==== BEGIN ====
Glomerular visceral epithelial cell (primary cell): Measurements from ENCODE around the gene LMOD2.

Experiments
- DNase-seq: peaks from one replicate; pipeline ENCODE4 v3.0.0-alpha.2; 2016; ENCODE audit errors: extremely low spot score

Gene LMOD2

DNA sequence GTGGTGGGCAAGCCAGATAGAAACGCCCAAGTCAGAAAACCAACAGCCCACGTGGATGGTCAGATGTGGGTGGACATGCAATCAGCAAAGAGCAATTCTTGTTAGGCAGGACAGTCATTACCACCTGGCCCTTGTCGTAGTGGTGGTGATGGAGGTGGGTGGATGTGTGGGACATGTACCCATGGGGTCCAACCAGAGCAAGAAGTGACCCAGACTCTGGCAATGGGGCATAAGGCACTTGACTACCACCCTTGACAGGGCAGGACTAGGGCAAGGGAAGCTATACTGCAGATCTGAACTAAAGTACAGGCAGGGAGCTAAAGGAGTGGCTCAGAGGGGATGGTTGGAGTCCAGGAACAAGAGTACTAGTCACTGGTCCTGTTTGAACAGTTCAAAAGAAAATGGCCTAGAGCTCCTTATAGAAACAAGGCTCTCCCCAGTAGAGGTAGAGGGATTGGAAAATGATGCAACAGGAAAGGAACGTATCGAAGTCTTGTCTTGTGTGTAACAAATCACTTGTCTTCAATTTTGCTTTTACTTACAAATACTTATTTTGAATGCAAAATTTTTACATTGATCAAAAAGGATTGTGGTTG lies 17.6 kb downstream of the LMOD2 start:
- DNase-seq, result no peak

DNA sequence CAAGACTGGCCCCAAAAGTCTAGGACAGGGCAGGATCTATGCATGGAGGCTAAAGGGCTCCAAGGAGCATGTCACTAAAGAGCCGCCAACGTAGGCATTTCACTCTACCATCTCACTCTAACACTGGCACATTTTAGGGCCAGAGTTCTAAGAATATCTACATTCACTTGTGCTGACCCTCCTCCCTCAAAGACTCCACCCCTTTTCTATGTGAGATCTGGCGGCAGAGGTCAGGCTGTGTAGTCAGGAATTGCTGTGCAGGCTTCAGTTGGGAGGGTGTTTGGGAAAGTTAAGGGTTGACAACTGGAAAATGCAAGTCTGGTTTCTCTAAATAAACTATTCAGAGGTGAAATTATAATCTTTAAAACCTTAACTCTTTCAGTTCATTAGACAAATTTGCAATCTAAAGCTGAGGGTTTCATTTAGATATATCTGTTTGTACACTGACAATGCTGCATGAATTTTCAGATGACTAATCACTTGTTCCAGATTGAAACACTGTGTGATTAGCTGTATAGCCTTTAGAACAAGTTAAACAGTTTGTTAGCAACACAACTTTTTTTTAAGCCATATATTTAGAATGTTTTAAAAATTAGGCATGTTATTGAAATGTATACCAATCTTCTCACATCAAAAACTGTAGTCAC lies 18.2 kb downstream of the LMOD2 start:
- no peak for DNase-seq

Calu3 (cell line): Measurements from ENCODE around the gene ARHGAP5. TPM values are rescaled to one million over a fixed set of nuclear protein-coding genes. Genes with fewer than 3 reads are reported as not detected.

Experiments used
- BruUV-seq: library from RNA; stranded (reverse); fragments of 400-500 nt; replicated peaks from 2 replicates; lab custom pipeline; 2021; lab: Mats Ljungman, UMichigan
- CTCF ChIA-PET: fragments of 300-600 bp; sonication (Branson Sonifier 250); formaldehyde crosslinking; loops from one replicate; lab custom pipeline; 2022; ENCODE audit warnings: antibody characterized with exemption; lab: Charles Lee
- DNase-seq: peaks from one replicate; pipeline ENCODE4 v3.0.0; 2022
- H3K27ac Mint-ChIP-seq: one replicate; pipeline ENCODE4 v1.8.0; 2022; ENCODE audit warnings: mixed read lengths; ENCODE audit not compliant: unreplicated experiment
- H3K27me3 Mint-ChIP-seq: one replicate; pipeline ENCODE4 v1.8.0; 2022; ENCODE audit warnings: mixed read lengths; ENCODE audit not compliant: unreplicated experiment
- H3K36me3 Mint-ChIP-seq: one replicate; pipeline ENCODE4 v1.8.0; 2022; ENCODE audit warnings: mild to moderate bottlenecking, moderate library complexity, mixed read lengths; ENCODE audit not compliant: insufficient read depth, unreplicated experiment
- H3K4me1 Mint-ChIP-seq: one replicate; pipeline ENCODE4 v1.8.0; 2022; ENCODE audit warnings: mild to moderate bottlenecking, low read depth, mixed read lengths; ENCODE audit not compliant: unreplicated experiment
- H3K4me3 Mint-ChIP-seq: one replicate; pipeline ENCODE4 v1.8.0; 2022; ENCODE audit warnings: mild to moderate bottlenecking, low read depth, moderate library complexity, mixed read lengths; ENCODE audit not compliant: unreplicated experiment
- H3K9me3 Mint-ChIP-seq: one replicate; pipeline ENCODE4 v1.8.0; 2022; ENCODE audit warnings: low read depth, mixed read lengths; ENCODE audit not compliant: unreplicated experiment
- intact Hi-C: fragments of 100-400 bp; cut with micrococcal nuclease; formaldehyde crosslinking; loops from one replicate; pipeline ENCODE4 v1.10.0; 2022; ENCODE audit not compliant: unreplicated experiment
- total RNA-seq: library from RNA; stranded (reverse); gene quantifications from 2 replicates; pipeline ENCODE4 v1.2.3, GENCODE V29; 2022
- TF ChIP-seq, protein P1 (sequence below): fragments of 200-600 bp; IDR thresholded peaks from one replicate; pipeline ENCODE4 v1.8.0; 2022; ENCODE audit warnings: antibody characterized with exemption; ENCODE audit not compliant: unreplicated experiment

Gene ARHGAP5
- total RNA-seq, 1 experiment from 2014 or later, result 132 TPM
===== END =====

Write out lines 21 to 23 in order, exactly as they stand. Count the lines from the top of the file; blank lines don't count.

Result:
- total RNA-seq: library from RNA; stranded (reverse); gene quantifications from 2 replicates; pipeline ENCODE4 v1.2.3, GENCODE V29; 2022
- TF ChIP-seq, protein P1 (sequence below): fragments of 200-600 bp; IDR thresholded peaks from one replicate; pipeline ENCODE4 v1.8.0; 2022; ENCODE audit warnings: antibody characterized with exemption; ENCODE audit not compliant: unreplicated experiment

Gene ARHGAP5